The consensus among healthcare leaders is for the recognition of telehealth as a viable service for the health and welfare of patients everywhere. In addition, remote and telehealth services should be regulated, reimbursed, and treated with parity to that of services provided to patients in person.2-4 Many healthcare leaders advocate for the same standards of documentation, maintenance, and transmission of patient information as traditional face-to-face patient encounters.5-7 There continues to be backing for consistent telehealth coverage and payment across the board for all health care payers,8-10 and further support of telehealth specific consents regarding the use of telehealth technologies, delivery models, and treatment methods or limitations.11-13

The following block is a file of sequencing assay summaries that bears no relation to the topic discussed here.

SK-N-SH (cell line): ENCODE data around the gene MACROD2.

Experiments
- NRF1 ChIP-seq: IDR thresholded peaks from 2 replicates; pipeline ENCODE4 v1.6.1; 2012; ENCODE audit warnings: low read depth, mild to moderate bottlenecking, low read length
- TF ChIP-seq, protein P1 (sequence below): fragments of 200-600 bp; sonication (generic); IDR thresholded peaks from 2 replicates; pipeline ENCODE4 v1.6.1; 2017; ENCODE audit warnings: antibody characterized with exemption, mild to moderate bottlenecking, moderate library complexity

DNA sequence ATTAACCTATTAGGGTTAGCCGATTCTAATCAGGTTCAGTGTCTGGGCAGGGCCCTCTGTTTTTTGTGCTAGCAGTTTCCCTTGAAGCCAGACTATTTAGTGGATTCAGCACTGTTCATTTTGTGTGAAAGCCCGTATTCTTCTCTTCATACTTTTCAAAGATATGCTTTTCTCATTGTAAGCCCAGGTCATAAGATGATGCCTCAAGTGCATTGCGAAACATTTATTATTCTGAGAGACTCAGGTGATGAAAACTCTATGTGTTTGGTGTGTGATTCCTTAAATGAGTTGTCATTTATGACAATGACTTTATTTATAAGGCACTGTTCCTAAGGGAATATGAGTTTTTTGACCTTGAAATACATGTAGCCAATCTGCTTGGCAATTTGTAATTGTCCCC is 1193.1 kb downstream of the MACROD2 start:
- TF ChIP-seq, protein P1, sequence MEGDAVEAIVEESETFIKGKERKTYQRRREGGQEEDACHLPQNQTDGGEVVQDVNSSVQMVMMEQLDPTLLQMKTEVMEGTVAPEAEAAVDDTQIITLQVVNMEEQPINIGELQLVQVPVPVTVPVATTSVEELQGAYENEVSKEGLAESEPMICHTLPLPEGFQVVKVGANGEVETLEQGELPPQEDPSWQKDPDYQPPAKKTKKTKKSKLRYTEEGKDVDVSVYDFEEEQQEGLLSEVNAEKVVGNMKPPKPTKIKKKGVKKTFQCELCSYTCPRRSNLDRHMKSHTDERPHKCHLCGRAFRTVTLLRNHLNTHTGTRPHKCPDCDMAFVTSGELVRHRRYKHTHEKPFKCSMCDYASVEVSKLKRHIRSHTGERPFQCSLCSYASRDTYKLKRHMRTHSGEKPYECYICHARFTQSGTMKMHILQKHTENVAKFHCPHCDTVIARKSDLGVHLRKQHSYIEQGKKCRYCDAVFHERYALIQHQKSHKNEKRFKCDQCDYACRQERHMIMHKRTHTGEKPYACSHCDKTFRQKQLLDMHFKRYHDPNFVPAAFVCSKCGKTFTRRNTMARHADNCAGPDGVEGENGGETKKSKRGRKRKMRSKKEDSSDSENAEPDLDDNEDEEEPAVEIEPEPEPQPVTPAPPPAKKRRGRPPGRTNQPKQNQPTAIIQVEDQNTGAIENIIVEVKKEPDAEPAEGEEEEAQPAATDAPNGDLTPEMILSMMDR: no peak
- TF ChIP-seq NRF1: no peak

The American Medical Association (AMA) and Centers for Medicare & Medicaid Services (CMS) collaborated to reduce the burden of documentation for providers and eliminated the documentation requirement of medical necessity related to furnishing a visit in the home as opposed to in the office. Physicians can now choose whether their documentation is based on the total time spent or medical decision-making to support their evaluation and management (E/M) code selection.14,15 This has not changed the documentation for telehealth services, which requires additional information to be captured, including 1) consent from the patient or patient representative (verbal or written) for visit; 2) the category for an office visit—real-time audio with video or audio/telephone only; 3) the date the patient was last seen or was billed for correspondence to avoid date overlap with other billable services; 4) the location of the patient for a visit; 5) provider location for a visit; 6) the names and roles of all participants; and 7) the start time and end time for telehealth encounter (length of time billing provider spent on the day of the visit and how time was spent if billing by time or a time-based code).16,17 Documentation of the locations of both the patient and the physician is vital for payment purposes. Payment for telehealth services depends on the distant site or location of the provider as well as the originating site of the patient receiving care. Under the Social Security Act Section 1834(m), the use of a home as an office for a provider is not allowed as well as that for a patient unless the patient is receiving end-stage renal disease (ESRD) treatments.18 However, CMS expanded telehealth coverage included the use of a home for all Medicare and Medicaid patients during the COVID-19 pandemic.19,20